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Costs still occur for patients when cancer screening tests are free, reducing access

RESEARCH TRIANGLE PARK, NC— Low-income patients still incur costs when receiving free colorectal cancer screening tests, according to a study conducted by RTI International for the Centers for Disease Control and Prevention.

The research manuscript, published in Evaluation and Program Planning, includes three studies focused on the economics and costs incurred by key stakeholders involved in colorectal cancer screening programs and also provided a commentary that highlights the importance of implementation economics for program planning.

Roughly 58 percent of adults ages 50-75 are up-to-date with colorectal cancer screening recommendations in the United States. Although, among those without health insurance, only 24 percent follow the recommended screenings.

To increase colorectal cancer screening, the CDC initiated the Colorectal Cancer Control Program to ensure free screening for some of the medically underserved population, while also disseminating evidence-based interventions and promoting their use.

RTI researchers assessed the costs of the screening program’s implementation to further guide decision making on screening tests, design of cost-effective programs and the best use of resources.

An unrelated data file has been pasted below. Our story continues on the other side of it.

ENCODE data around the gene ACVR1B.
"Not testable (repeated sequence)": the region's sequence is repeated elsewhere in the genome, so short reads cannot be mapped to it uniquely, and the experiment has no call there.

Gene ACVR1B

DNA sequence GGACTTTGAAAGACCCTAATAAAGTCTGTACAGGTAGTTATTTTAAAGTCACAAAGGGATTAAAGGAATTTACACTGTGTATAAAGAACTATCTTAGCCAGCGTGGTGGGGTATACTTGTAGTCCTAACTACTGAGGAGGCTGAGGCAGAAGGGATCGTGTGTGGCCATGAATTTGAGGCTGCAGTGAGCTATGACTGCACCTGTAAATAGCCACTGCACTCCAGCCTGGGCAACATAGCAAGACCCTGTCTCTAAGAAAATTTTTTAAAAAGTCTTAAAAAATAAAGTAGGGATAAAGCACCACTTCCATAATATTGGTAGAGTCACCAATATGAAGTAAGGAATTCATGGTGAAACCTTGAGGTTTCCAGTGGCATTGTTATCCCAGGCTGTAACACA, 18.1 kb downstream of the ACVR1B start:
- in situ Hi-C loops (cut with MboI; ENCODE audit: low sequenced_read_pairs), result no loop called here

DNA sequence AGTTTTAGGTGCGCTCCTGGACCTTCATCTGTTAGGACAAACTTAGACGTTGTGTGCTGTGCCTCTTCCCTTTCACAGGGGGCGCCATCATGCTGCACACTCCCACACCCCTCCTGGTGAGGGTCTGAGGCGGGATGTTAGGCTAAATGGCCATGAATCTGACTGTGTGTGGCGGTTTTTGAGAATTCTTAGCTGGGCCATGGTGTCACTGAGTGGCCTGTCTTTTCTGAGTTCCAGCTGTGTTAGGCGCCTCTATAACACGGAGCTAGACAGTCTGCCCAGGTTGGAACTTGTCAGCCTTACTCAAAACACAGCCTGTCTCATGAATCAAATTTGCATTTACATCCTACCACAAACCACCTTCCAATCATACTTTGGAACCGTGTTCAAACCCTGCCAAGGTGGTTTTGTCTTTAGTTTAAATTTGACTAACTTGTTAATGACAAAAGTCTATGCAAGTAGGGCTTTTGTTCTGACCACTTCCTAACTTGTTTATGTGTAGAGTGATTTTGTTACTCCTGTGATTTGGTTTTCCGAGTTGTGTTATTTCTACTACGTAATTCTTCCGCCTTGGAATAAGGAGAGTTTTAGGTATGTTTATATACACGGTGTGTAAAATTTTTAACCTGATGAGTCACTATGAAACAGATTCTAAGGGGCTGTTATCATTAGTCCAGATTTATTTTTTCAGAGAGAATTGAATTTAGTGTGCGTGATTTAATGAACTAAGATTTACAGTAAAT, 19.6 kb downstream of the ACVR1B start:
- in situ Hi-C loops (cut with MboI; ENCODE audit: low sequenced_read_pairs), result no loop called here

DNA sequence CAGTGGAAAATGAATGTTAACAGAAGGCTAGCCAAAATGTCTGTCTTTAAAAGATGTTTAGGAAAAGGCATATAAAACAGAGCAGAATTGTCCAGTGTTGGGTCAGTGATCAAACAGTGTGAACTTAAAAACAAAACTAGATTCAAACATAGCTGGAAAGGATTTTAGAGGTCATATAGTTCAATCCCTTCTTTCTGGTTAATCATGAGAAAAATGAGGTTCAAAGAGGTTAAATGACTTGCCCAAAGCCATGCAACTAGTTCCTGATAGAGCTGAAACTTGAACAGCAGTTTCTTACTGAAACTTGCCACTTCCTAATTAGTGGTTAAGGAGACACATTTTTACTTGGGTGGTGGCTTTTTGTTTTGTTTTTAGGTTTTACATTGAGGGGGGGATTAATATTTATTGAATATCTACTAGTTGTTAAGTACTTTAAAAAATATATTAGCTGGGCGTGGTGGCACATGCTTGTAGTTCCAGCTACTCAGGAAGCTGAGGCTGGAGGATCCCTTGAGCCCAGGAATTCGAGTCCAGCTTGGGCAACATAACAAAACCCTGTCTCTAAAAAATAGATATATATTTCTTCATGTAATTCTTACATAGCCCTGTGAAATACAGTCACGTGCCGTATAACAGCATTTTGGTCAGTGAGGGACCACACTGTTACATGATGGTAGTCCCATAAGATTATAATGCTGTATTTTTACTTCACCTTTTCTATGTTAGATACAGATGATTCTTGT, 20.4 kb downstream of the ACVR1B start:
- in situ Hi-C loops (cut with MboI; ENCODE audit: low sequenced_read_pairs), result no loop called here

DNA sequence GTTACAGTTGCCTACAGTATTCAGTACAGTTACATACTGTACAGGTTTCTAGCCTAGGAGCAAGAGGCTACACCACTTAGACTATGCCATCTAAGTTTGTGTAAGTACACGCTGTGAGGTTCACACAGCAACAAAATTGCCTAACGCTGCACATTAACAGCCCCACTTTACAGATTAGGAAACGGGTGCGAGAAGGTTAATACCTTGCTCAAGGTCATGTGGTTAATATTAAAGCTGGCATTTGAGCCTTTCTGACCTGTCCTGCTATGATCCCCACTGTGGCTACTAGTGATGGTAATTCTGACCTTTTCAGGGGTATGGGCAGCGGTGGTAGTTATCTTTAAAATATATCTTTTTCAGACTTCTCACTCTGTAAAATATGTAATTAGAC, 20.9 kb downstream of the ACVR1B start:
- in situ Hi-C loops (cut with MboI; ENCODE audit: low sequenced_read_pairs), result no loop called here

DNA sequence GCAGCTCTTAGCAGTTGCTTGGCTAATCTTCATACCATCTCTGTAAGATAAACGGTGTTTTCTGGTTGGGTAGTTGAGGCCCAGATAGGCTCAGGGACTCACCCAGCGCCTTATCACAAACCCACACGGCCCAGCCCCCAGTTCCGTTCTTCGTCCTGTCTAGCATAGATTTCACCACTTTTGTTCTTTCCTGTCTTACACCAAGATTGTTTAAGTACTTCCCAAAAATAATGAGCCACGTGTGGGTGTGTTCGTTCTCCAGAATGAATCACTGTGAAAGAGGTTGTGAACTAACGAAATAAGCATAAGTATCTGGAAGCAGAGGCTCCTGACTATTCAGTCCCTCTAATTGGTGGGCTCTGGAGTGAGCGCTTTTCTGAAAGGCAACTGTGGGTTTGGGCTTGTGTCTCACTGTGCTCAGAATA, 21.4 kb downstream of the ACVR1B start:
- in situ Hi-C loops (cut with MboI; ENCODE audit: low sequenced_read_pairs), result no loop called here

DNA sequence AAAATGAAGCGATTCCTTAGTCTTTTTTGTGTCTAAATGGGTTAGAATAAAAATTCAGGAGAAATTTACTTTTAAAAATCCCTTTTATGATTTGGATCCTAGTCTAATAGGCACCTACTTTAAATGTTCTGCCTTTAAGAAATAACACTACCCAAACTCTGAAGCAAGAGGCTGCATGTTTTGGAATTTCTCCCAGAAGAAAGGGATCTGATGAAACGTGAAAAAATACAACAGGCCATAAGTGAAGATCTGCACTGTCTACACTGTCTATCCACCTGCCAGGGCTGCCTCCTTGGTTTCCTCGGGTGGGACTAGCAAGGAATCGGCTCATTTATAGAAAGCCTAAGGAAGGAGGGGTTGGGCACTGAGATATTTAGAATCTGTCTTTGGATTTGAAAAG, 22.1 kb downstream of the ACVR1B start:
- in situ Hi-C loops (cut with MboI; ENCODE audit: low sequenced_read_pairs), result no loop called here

“This economic evaluation is important because incorporating a wide variety of perspectives can provide a more comprehensive understanding of facilitators and barriers to help design programs that are both efficient and effective in achieving their goals,” said Sujha Subramanian, Ph.D., Fellow at RTI International and co-author of the study. “Patient costs may be critical barriers that contribute to low colorectal screening use, particularly among low-income populations.”

RTI analyzed a patient survey to look at patient and accompanying person costs when receiving free colorectal cancer screening tests. Researchers found that even when colonoscopies were provided at no-cost, patients still incurred fees associated with traveling to appointments and lost productivity.

Among a low-income, uninsured population in Philadelphia, the study found that patients incur an average of $340 and persons who accompany the patients incur about $80 for visits associated with a free colonoscopy.

When evaluating the program perspective, researchers found that programs need to budget for various screening promotion activities and consider evidence-based interventions. Allocation of screening promotion budgets to evidence-based strategies is important to make efficient use of resources, according to researchers.

Cancer screening programs should also account for nonclinical costs, including program management, quality assurance, data collection and tracking, and program monitoring and evaluation. The study found that these non-clinical costs are often substantial and should be considered in future program planning and funding decision making.

RTI researchers assessed the cost-effectiveness and cost-benefit of the screening program’s implementation to further guide the decision making, design of cost-effective programs and ensure the best use of resources.